* Chuck Goudie asks a good question: Is the Chicago teachers strike legal?…
There is a new state law in place that Chicago Mayor Rahm Emanuel says bans teachers from striking for anything other than compensation. Emanuel says the two issues remaining on the table have nothing to do with that, raising the question: is this a legal strike?
Mayor Emanuel has repeatedly made the statement that the teachers union is conducting a strike of choice, and that teachers are striking over two items that are not subject to a job action under current Illinois law.
Emanuel says the law states teachers may strike only because of compensation, and according to the mayor, neither of the disputed contract items involve pay or benefits. […]
According to Mayor Emanuel, teacher evaluation and teacher staffing are the two issues.
Mayor Emanuel: “Neither one of these issues are allowed to be strikeable by law…yet these are the final two issues.” […]
An attorney for the Chicago Teachers Union says, although some items have been resolved Monday, there are many more than two open issues remaining, some involve compensation, and that Mayor Emanuel is wrong: teachers are permitted under the law to strike for certain non-pay issues, even including air-conditioned classrooms.
* From a CTU press release…
“Recognizing the Board’s fiscal woes, we are not far apart on compensation. However, we are apart on benefits. We want to maintain the existing health benefits.”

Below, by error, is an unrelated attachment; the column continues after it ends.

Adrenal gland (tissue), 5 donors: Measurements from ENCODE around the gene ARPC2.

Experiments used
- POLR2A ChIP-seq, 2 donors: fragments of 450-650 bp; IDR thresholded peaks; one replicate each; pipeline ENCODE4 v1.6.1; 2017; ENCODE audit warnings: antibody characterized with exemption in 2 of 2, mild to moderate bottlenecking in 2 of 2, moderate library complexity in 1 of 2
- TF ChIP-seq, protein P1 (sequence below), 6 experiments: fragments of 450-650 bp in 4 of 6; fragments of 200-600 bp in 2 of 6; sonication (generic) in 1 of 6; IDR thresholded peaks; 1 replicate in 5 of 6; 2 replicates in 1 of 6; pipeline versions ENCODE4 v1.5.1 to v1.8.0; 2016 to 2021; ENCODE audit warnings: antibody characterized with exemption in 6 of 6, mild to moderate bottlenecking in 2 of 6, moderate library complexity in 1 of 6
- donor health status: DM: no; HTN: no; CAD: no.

So, there is a financial component to this, and the union appears to be almost accepting the four-year 16 percent pay raise (following a 4 percent cut this past year). The Board has offered this for health insurance…
The Board is calling for a modification to the health care plan funding that will freeze all employee health care contributions for single and couple plans with a small increase in family contributions of no more than $20 a pay period in addition to a small increase in emergency room co-pays. 67 percent of all CTU members will not see a change to their healthcare.
* But this is also from the same CTU press release…
“While new Illinois law prohibits us from striking over the recall of laid-off teachers and compensation for a longer school year, we do not intend to sign an agreement until these matters are addressed.”
So, they can’t legally strike over those two issues, but they are anyway.
This goes back to something I wrote during the state education reform negotiations. Teachers went on strike a whole lot more back in the days when state law expressly prohibited strikes. Drastically limiting their collective bargaining rights will not stop them now.
It’s just that simple.
*** UPDATE *** Sun-Times…
As Chicago Public Schools teachers hit the picket lines for a second day, Mayor Rahm Emanuel said repeatedly Tuesday that what he sees as the two key issues for teachers are “not strikeable“ and that he would rather settle the strike at the bargaining table than the courtroom.
“My view is to work these issues out at the table. That’s what I want to do. That is where I want to achieve it,” Emanuel said Tuesday. […]
The teachers union, however, disagrees, saying that the teacher evaluation process is an issue they can legally strike over, and the city could not successfully go to court to stop the strike by getting an injunction.